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Robert Kraft trying to thread the needle with statement/apology

Robert Kraft trying to thread the needle with statement/apology

The septuagenarian speaketh. Or maketh a statement as the case may be.

Which was a good idea.

The stupidity exhibited by Patriots owner Robert Kraft leading to a month all of us gasbagging about multiple ill-fated visits to the Orchids of Asia Day Spa.

It needed input from the guy who made the decision to go there in the first place. Twice. On consecutive days.

Kraft made it clear in his statement that it wasn’t his choice to dummy up and not own his decisions. He said he wanted to do it a month ago. The lawyers wouldn’t let him.

What’s changed?

A few things.

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First, earlier this week, Florida prosecutors offered a plea deal only a drooling moron would agree to.

“We’ll drop the charges if you tell everyone you’re guilty and you know it, clap your hands…deal?”

Then Kraft let it be known that he wasn’t taking that deal and that he was still maintaining he “hadn’t done anything illegal” (a wise semantic dodge, keeping the word “innocent” out of this mess).

Then, Sheriff Buford T. Pusser 2.0 saber-rattled that video of Robert Kraft’s saber-rattling was inevitably going to get out there and that most folks might not like it.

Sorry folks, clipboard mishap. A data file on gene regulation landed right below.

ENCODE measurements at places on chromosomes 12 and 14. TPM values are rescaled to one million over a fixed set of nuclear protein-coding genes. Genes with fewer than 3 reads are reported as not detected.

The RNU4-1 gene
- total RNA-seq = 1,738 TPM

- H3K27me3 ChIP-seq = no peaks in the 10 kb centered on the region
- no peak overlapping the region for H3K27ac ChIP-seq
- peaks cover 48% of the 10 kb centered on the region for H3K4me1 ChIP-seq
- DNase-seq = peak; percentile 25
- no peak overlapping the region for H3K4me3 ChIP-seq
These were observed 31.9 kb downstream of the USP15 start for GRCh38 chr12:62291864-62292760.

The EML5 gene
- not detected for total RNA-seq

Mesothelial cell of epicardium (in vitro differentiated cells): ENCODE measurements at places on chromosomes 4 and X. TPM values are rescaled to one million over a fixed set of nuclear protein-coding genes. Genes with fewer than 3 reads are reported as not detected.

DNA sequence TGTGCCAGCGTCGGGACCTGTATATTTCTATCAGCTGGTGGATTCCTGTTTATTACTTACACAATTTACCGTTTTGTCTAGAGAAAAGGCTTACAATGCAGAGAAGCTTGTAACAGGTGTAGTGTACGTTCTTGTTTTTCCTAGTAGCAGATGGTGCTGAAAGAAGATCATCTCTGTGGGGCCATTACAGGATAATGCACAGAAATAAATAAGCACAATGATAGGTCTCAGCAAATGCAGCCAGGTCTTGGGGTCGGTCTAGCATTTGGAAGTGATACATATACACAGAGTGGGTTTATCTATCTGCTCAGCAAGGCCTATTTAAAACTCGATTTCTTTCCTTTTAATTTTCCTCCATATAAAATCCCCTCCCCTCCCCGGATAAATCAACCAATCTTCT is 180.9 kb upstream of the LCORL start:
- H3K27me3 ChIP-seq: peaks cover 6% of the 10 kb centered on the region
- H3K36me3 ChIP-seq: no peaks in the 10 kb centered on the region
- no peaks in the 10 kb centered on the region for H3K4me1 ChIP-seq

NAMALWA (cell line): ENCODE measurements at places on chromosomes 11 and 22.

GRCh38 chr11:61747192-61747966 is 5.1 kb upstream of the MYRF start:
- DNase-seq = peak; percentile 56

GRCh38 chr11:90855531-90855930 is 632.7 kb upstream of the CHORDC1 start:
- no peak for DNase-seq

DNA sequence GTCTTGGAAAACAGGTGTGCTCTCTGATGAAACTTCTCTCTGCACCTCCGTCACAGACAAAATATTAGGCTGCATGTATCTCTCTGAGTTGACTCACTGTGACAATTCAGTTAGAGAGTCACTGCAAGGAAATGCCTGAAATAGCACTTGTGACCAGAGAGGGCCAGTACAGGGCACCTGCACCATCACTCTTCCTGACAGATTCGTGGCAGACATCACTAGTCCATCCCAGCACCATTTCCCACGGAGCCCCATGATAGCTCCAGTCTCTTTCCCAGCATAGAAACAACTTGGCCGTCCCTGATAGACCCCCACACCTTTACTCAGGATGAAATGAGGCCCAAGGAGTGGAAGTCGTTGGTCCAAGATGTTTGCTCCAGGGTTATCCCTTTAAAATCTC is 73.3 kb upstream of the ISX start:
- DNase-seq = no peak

Then, Kraft’s attorneys returned fire Friday intimating that the full legal fury of a multi-billionaire would visit upon the precinct house if that damn video – part of an investigation they allege was illegal – got out.

And of course, the NFL’s Annual Meeting convenes Sunday in Arizona and the image of Kraft scuttling from elevator to meeting room to limousine without comment for four days while his fellow owners had to answer for him was destined to be some of the worst optics since … well, since whatever’s on that video.

So what to make of the statement? I dunno.

Kraft was trying to threading the needle between apologizing without admitting guilt while saying, “I’ve been meaning to tell you this for a long time but couldn’t…” On that front, it worked.  

Also, without saying the women he interacted with were specifically disrespected by him, he at least acknowledged that transactional sex in general isn’t the highest form of love.

Personally, I loathe that he brought up Myra Kraft in the statement. Regardless how important she was in shaping your morals and respect for women and how deep your love for her continues to be, references to her in a statement regarding? What are we doing?

The last bit expecting to be judged by his words and not his actions and working to regain trust? Good. Fine. ‘Nuf said.

We are a long way from reaching the point of, “Remember when Kraft got pinched at the massage joint …” and having a good nostalgic laugh about it, though.

There’s a court date next Thursday. The ever-present specter of the video being released is dangling. The NFL has to decide how it proceeds with punishment.

There are miles to go before we sleep but at least Kraft’s head can hit the pillow tonight knowing he’s publicly acknowledged … something.